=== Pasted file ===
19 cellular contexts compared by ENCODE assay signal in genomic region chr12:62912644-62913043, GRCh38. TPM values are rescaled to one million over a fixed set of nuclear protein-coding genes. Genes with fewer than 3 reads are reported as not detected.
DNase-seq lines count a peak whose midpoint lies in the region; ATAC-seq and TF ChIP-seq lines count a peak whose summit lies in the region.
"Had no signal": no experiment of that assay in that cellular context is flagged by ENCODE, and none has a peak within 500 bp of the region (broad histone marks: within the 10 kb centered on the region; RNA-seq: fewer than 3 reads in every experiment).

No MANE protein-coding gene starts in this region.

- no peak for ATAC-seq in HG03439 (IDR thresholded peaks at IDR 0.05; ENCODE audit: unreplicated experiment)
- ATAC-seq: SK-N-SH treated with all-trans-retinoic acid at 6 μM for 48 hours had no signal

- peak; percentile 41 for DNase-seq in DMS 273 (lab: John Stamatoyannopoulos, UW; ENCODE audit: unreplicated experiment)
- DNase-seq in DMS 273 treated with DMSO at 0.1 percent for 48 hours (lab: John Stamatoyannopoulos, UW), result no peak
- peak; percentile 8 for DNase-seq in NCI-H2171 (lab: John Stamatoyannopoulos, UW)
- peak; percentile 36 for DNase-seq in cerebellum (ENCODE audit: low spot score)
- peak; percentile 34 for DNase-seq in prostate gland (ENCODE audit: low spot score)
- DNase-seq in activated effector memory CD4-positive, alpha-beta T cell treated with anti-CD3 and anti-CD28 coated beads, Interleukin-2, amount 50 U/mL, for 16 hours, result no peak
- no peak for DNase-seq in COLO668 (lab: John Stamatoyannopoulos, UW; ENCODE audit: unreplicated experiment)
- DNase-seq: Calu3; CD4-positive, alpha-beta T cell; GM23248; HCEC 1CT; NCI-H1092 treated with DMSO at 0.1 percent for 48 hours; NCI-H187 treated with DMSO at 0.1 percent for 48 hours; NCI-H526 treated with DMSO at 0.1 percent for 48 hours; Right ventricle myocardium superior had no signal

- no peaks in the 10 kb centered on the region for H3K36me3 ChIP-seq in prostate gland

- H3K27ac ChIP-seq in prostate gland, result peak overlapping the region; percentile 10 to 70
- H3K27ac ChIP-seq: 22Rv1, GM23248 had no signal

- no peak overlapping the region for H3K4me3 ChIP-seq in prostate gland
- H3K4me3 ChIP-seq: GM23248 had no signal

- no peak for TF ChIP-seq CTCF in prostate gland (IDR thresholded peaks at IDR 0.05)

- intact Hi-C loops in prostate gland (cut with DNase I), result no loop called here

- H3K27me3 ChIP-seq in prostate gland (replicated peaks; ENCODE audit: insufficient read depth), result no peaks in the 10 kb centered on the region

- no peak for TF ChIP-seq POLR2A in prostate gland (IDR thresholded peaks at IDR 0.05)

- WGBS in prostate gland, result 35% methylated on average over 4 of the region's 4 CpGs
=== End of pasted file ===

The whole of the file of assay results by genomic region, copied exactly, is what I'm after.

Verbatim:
19 cellular contexts compared by ENCODE assay signal in genomic region chr12:62912644-62913043, GRCh38. TPM values are rescaled to one million over a fixed set of nuclear protein-coding genes. Genes with fewer than 3 reads are reported as not detected.
DNase-seq lines count a peak whose midpoint lies in the region; ATAC-seq and TF ChIP-seq lines count a peak whose summit lies in the region.
"Had no signal": no experiment of that assay in that cellular context is flagged by ENCODE, and none has a peak within 500 bp of the region (broad histone marks: within the 10 kb centered on the region; RNA-seq: fewer than 3 reads in every experiment).

No MANE protein-coding gene starts in this region.

- no peak for ATAC-seq in HG03439 (IDR thresholded peaks at IDR 0.05; ENCODE audit: unreplicated experiment)
- ATAC-seq: SK-N-SH treated with all-trans-retinoic acid at 6 μM for 48 hours had no signal

- peak; percentile 41 for DNase-seq in DMS 273 (lab: John Stamatoyannopoulos, UW; ENCODE audit: unreplicated experiment)
- DNase-seq in DMS 273 treated with DMSO at 0.1 percent for 48 hours (lab: John Stamatoyannopoulos, UW), result no peak
- peak; percentile 8 for DNase-seq in NCI-H2171 (lab: John Stamatoyannopoulos, UW)
- peak; percentile 36 for DNase-seq in cerebellum (ENCODE audit: low spot score)
- peak; percentile 34 for DNase-seq in prostate gland (ENCODE audit: low spot score)
- DNase-seq in activated effector memory CD4-positive, alpha-beta T cell treated with anti-CD3 and anti-CD28 coated beads, Interleukin-2, amount 50 U/mL, for 16 hours, result no peak
- no peak for DNase-seq in COLO668 (lab: John Stamatoyannopoulos, UW; ENCODE audit: unreplicated experiment)
- DNase-seq: Calu3; CD4-positive, alpha-beta T cell; GM23248; HCEC 1CT; NCI-H1092 treated with DMSO at 0.1 percent for 48 hours; NCI-H187 treated with DMSO at 0.1 percent for 48 hours; NCI-H526 treated with DMSO at 0.1 percent for 48 hours; Right ventricle myocardium superior had no signal

- no peaks in the 10 kb centered on the region for H3K36me3 ChIP-seq in prostate gland

- H3K27ac ChIP-seq in prostate gland, result peak overlapping the region; percentile 10 to 70
- H3K27ac ChIP-seq: 22Rv1, GM23248 had no signal

- no peak overlapping the region for H3K4me3 ChIP-seq in prostate gland
- H3K4me3 ChIP-seq: GM23248 had no signal

- no peak for TF ChIP-seq CTCF in prostate gland (IDR thresholded peaks at IDR 0.05)

- intact Hi-C loops in prostate gland (cut with DNase I), result no loop called here

- H3K27me3 ChIP-seq in prostate gland (replicated peaks; ENCODE audit: insufficient read depth), result no peaks in the 10 kb centered on the region

- no peak for TF ChIP-seq POLR2A in prostate gland (IDR thresholded peaks at IDR 0.05)

- WGBS in prostate gland, result 35% methylated on average over 4 of the region's 4 CpGs